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Coronavirus

Singapore's entry ban on India worsens COVID labor crunch

Grueling workloads raise safety concerns while shortage pushes up wages

Singapore relies heavily on migrant workers from South Asia to perform labor-intensive jobs like construction and shipbuilding. (Photo by Ken Kobayashi)

SINGAPORE -- A coronavirus-induced labor shortage is deepening in Singapore, where fears of explosive outbreaks in South Asia prompted the government to cut off flows of workers the city-state relies on.

Foreign nationals comprise about a third of the total workforce in Singapore. Sectors such as construction and shipbuilding depend heavily on low-cost labor from India and Bangladesh, in particular. But even before the authorities stopped entries from India in late April and other South Asian nations in early May, departures and tighter travel rules were keeping foreign workers away.

The crunch has already led to delays of construction projects by as much as a year, pushed up the price of labor as much as 30% and sparked worries over excessive workloads -- straining Singapore's economic model.

"Some workers have even told us that they have been forced to work double shifts, each shift eight hours, for at least half the week since last year," said Desiree Leong, casework manager at the Humanitarian Organization for Migration Economics, a local rights group.

In 2020, the number of migrant workers toiling at Singaporean building sites, shipyards and factories plunged 16% to 311,000, according to government statistics as of December. The total number of international workers, 1.23 million, was down 14%, including other blue-collar workers as well as white-collar staff.

Then came the bans on short-term travelers and long-term pass holders from South Asia, which remain in place even though India's deadly coronavirus surge has eased.

Although the government last week maintained its annual growth outlook for this year at 4% to 6%, versus last year's 5.4% contraction, it warned the recovery's speed would be uneven across industries and flagged the manpower shortage as a drag on construction.

"Recent border restrictions on the entry of foreign workers from South Asia will exacerbate ongoing severe labor shortages at construction worksites and shipyards," the Ministry of Trade and Industry said.

Economist Selena Ling at Oversea-Chinese Banking Corp. stressed, "The recovery prospects for these impacted industries have been delayed to say the least, and may continue to be mired below pre-COVID levels by the end of this year."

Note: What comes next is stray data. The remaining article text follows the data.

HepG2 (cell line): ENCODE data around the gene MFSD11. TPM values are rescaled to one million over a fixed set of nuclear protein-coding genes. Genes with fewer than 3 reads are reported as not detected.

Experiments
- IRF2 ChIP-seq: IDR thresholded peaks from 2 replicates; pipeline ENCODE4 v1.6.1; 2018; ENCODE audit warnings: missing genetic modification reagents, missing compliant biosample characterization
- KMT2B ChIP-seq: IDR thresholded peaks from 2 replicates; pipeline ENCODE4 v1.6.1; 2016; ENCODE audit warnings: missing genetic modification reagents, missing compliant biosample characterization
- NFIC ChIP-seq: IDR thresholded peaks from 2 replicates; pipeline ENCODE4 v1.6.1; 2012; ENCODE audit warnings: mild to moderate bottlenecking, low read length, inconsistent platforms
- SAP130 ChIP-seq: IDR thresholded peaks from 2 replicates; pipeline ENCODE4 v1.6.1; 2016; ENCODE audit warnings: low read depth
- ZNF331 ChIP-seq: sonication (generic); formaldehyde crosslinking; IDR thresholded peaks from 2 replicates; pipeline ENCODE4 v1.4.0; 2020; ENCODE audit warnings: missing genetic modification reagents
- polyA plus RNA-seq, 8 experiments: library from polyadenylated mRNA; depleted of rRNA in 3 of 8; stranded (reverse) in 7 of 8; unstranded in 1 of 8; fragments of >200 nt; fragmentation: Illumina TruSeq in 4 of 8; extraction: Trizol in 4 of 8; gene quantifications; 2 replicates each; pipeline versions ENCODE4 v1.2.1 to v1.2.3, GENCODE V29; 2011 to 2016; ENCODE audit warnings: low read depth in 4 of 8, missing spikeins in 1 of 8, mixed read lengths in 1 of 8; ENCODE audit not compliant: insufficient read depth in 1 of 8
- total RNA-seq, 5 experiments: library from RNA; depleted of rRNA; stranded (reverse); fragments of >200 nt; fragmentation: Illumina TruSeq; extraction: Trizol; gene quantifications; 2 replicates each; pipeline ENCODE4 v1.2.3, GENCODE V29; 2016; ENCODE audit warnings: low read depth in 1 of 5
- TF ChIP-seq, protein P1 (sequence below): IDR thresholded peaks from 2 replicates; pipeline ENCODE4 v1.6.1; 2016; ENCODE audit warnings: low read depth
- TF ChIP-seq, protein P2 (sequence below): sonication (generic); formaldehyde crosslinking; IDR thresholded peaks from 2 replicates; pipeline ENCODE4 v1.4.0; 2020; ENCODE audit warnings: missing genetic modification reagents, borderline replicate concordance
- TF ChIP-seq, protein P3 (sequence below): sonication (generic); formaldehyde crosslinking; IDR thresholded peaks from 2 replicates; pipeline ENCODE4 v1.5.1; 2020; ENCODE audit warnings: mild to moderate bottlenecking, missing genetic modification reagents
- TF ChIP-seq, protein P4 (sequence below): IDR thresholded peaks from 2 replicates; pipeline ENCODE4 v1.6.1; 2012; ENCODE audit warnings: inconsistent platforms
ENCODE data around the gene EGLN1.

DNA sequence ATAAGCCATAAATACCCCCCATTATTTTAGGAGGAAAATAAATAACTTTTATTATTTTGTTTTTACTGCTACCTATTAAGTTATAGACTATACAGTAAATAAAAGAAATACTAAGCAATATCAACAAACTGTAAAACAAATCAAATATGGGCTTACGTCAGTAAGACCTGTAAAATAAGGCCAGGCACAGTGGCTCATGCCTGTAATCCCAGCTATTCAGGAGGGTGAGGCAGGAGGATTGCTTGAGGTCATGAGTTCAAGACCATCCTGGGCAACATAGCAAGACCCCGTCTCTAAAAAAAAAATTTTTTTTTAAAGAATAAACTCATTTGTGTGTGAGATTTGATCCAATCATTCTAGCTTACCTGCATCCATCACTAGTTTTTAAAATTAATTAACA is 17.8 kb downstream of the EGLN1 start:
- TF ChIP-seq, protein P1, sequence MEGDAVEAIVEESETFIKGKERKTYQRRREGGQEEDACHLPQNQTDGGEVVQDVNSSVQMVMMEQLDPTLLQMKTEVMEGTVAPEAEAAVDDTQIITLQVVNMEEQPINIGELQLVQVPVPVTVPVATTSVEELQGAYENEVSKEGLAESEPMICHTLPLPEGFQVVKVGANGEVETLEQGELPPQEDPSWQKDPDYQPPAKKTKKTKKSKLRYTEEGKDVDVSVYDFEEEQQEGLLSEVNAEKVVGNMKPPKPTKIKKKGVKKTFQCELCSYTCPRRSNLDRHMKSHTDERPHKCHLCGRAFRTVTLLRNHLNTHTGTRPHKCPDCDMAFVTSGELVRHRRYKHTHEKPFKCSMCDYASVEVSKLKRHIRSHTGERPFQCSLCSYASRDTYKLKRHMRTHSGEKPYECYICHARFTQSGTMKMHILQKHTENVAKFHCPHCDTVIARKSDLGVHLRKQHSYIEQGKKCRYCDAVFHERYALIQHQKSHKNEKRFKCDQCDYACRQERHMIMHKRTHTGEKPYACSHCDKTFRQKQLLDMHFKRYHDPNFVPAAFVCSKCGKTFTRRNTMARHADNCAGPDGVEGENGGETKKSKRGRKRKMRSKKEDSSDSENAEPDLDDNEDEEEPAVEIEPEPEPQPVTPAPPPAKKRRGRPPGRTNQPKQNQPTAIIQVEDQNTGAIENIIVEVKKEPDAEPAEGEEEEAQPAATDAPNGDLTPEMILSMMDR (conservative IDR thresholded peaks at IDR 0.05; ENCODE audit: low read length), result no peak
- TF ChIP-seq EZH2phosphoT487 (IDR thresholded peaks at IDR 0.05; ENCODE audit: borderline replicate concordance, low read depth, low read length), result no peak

The construction sector shrank 36% in 2020. Coronavirus clusters in crowded worker dormitories -- about 88% of the country's 62,000 cumulative infections have been among dorm residents -- dealt a heavy blow, shutting down many work sites. But while the dormitory situation has stabilized, the industry's decline continued in the first quarter of 2021, with a 23% year-on-year fall.

While construction accounts for only about 3% of gross domestic product, project delays risk creating a ripple effect -- slower real estate sales, stalled facility openings and, potentially, weaker consumption.

The pandemic's impact on worker flows is not Singapore's problem alone. Vietnam's plans to send 500,000 workers abroad in the five years through 2025 are in doubt, partly due to border restrictions in key destinations like Japan.

Still, the city and its employers are especially exposed.

Due to competition over increasingly limited labor, the median wage for migrant construction workers in March was 15% to 30% higher than pre-COVID levels, National Development Minister Desmond Lee told parliament last month. He also noted that the number of workers was projected to fall in the coming months given the pandemic's persistence.

Industry groups are urging the government to reopen the border for South Asian workers. They argue housing, hospital and transit line projects will be "badly disrupted" if the entry ban continues.

Safety is also a concern, due to long hours.

The Humanitarian Organization for Migration Economics says some migrants are reporting working 14 to 16 hours a day and six days a week. In a joint statement dated May 17, nine construction-related industry organizations warned that the current workforce is "already working at maximum capacity, increasing the risks of workplace incidents."

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